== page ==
The Weirdest (and Most Strangely Satisfying) First Date Ever
Long before I got married, I tried several dating services. This was back when online dating was still kinda taboo. And dating services were probably even more taboo.
But hey, I'm a trailblazer.
One of the services I used was called "It's Just Lunch."
I'm going to spare you all the gory details, but $3,000 later, I discovered that "It's Just Lunch" was severely lacking on the female side of the matchmaking. As a result, I got paired up with every single new male member, no matter whether they matched my criteria or not.
"Look Jen, we know he's 56 years old with four kids [one of them was my age] and is still legally married, but he's got a big heart." (Wish I could say I made that one up.)
Suffice it to say I had some interesting first dates. One such date really sticks out. Let's call him Jim. We met at Fleming's in the West End area of Nashville (ironically for dinner, not lunch).
From the start, this guy was just... off.
After a date filled with revelations such as how he actually lived in an extended stay motel, intermingled with him showing me paycheck stubs from his previous few months of employment but wouldn't tell me what he did for a living (I'm assuming it maybe wasn't legal or involved actual snake oil), he really hit it out of the "weirdness" ballpark.
He wanted to walk me to my car but asked if we could stop off at his car first so he could give me something. My Spidey senses tingled, but I went because curiosity is a strong force, and because it was a well-lit parking lot (and because I was stupid). As we walked in the direction of his car, he asked me if I ever took a ride in a (his words) "high performance sports convertible."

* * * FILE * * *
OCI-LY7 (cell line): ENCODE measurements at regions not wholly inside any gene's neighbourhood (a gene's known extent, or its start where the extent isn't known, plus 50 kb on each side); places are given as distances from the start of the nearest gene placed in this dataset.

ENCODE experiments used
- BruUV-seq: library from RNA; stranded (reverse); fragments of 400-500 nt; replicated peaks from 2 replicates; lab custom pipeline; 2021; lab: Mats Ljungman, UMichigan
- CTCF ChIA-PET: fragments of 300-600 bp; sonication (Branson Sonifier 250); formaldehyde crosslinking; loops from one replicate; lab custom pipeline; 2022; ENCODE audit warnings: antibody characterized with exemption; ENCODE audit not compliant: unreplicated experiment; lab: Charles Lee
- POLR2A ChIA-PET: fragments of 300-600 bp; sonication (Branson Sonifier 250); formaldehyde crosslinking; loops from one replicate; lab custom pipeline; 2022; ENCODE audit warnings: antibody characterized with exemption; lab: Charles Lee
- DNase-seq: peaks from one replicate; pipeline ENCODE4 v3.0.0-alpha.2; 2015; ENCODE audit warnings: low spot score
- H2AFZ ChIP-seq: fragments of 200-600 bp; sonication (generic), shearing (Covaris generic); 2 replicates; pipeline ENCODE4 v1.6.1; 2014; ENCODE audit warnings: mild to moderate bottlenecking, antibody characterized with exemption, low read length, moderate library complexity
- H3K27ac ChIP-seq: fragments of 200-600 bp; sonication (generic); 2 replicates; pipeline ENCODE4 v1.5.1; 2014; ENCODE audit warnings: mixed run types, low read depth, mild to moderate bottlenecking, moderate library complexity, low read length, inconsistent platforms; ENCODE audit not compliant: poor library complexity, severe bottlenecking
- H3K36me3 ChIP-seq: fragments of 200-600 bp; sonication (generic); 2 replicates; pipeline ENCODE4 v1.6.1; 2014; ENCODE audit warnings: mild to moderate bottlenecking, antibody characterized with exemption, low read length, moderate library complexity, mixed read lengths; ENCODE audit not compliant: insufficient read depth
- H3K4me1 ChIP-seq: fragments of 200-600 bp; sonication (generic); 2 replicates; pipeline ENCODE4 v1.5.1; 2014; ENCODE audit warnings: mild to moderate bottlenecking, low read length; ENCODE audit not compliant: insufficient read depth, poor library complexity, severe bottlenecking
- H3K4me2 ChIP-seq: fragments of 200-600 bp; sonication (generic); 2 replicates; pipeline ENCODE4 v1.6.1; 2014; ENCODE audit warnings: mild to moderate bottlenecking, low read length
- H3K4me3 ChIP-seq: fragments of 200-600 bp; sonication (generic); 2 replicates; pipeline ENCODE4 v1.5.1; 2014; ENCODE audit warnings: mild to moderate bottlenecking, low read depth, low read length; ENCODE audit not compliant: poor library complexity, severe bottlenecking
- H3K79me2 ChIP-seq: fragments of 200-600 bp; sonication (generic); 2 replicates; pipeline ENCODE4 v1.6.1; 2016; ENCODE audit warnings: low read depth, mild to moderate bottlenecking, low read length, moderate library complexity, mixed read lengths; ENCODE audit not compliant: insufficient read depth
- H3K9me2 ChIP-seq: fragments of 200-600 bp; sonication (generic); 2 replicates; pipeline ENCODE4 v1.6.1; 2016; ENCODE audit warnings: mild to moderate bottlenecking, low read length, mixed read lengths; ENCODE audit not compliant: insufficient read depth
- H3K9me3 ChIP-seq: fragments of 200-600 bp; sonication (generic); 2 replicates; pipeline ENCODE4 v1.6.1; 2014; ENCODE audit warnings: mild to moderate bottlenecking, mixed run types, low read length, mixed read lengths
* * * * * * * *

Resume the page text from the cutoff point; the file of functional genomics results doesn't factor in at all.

No, in fact, I had not.
He then asked if I wanted to go for a spin.
No, in fact, I did not.
I chose wisely, because a few seconds later, we were standing in front of a tri-colored Mazda Miata (one of the colors was primer).
He saved the best for last. Jim popped open his trunk, tied it open with a rope, and dug around for a few seconds. He emerged with a blender.
Like an actual kitchen blender.
He handed it to me. I was stunned and could mutter only, "Why are you giving me a blender?" His reply will forever be etched in my brain.
"I had extras."
How and why did this man have "extra" blenders in the trunk of his tiny clown car? I'll never know.
To me, the funniest part of the story is I used that dang blender for like 10 years. It was kinda bittersweet when it finally broke.
The moral of the story? Good or bad, people will remember you if you dare to be different. Okay, there are admittedly A LOT of other and better morals to that story, but this one fits my agenda.
People, let's dare to be different. Be the blender guy (but less creepy). Be the girl who dances in her car. Be the dude who helps the old lady across the street. Be the friend who doesn't talk behind her friends' backs. Stand up for your message proudly and without fear. It's really not as hard as you think to stand out anymore in this homogenized world.
Here's to hoping that some day, someone gives you a free blender,